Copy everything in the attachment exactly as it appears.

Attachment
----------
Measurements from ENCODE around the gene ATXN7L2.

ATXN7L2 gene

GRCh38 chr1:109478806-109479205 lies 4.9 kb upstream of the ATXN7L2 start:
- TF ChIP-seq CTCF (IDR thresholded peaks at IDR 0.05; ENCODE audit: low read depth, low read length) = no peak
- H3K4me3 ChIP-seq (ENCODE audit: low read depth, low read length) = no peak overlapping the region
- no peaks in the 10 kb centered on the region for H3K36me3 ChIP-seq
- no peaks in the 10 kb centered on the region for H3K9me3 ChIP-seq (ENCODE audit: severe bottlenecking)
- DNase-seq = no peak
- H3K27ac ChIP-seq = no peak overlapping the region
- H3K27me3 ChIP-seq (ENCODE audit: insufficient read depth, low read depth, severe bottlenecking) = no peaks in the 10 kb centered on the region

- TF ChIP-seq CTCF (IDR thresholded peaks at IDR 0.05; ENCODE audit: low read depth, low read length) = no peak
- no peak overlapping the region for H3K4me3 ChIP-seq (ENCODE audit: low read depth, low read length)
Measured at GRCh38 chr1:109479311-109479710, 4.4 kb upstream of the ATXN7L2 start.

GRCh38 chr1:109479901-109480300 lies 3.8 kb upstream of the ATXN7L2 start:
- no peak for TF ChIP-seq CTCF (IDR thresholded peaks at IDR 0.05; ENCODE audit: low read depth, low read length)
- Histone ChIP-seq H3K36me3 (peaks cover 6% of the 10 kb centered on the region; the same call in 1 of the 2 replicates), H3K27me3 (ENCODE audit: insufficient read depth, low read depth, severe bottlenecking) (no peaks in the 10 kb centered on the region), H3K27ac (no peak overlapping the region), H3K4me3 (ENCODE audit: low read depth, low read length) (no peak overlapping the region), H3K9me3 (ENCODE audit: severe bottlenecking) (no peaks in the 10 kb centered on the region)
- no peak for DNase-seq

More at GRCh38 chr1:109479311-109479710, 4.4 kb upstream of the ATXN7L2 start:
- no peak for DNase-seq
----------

Measurements from ENCODE around the gene ATXN7L2.

ATXN7L2 gene

GRCh38 chr1:109478806-109479205 lies 4.9 kb upstream of the ATXN7L2 start:
- TF ChIP-seq CTCF (IDR thresholded peaks at IDR 0.05; ENCODE audit: low read depth, low read length) = no peak
- H3K4me3 ChIP-seq (ENCODE audit: low read depth, low read length) = no peak overlapping the region
- no peaks in the 10 kb centered on the region for H3K36me3 ChIP-seq
- no peaks in the 10 kb centered on the region for H3K9me3 ChIP-seq (ENCODE audit: severe bottlenecking)
- DNase-seq = no peak
- H3K27ac ChIP-seq = no peak overlapping the region
- H3K27me3 ChIP-seq (ENCODE audit: insufficient read depth, low read depth, severe bottlenecking) = no peaks in the 10 kb centered on the region

- TF ChIP-seq CTCF (IDR thresholded peaks at IDR 0.05; ENCODE audit: low read depth, low read length) = no peak
- no peak overlapping the region for H3K4me3 ChIP-seq (ENCODE audit: low read depth, low read length)
Measured at GRCh38 chr1:109479311-109479710, 4.4 kb upstream of the ATXN7L2 start.

GRCh38 chr1:109479901-109480300 lies 3.8 kb upstream of the ATXN7L2 start:
- no peak for TF ChIP-seq CTCF (IDR thresholded peaks at IDR 0.05; ENCODE audit: low read depth, low read length)
- Histone ChIP-seq H3K36me3 (peaks cover 6% of the 10 kb centered on the region; the same call in 1 of the 2 replicates), H3K27me3 (ENCODE audit: insufficient read depth, low read depth, severe bottlenecking) (no peaks in the 10 kb centered on the region), H3K27ac (no peak overlapping the region), H3K4me3 (ENCODE audit: low read depth, low read length) (no peak overlapping the region), H3K9me3 (ENCODE audit: severe bottlenecking) (no peaks in the 10 kb centered on the region)
- no peak for DNase-seq

More at GRCh38 chr1:109479311-109479710, 4.4 kb upstream of the ATXN7L2 start:
- no peak for DNase-seq